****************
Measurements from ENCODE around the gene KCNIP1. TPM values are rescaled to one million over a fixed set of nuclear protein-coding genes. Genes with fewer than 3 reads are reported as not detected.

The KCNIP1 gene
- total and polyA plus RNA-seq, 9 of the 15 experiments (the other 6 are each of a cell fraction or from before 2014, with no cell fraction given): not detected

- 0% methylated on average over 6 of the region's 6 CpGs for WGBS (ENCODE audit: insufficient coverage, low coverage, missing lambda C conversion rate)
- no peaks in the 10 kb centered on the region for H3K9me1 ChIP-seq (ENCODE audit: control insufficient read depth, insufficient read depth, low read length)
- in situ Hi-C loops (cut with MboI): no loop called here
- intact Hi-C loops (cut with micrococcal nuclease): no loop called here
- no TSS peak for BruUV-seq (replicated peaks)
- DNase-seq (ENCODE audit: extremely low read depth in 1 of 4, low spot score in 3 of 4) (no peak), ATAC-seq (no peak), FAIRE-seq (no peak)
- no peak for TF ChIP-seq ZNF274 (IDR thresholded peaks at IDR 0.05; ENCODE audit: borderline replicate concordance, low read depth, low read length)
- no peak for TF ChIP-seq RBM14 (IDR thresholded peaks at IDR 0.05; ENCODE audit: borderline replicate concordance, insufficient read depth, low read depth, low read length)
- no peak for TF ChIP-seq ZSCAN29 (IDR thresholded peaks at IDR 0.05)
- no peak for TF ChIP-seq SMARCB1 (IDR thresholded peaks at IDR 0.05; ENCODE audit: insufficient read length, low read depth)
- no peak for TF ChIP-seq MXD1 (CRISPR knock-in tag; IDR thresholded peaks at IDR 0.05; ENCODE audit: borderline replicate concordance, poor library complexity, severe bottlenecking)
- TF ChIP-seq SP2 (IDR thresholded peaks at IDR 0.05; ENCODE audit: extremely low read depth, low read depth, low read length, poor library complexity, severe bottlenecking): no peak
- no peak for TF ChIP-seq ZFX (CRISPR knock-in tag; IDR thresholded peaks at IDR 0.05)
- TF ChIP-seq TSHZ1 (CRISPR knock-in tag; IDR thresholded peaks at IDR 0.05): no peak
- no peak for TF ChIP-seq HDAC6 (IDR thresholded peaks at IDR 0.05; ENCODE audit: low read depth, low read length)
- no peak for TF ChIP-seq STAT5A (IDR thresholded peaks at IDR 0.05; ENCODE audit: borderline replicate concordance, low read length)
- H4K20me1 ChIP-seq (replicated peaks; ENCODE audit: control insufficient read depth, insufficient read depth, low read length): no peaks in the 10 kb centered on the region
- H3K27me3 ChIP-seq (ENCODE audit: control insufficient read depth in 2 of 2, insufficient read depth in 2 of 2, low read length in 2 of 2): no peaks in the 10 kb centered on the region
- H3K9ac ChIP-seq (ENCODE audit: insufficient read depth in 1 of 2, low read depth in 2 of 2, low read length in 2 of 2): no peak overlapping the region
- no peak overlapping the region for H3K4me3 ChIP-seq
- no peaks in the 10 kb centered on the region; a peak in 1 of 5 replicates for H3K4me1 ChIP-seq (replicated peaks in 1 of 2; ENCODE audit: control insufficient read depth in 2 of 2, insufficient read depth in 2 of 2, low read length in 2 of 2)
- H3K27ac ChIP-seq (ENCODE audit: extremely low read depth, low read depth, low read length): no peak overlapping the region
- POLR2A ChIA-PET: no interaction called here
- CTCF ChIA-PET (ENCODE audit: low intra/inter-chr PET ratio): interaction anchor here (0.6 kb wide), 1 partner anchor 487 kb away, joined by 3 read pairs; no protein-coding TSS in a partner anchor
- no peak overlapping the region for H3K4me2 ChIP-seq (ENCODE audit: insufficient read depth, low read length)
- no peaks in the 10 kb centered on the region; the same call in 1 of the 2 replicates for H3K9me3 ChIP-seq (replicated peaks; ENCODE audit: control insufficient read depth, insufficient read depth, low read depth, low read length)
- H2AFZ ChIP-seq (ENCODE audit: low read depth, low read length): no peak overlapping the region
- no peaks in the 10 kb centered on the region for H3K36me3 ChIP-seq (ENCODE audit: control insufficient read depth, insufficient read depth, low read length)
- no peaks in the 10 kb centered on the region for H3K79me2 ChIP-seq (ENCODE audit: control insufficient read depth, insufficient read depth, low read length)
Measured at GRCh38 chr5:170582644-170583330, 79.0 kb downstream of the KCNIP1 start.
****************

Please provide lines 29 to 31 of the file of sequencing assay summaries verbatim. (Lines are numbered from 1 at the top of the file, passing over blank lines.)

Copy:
- no peaks in the 10 kb centered on the region; the same call in 1 of the 2 replicates for H3K9me3 ChIP-seq (replicated peaks; ENCODE audit: control insufficient read depth, insufficient read depth, low read depth, low read length)
- H2AFZ ChIP-seq (ENCODE audit: low read depth, low read length): no peak overlapping the region
- no peaks in the 10 kb centered on the region for H3K36me3 ChIP-seq (ENCODE audit: control insufficient read depth, insufficient read depth, low read length)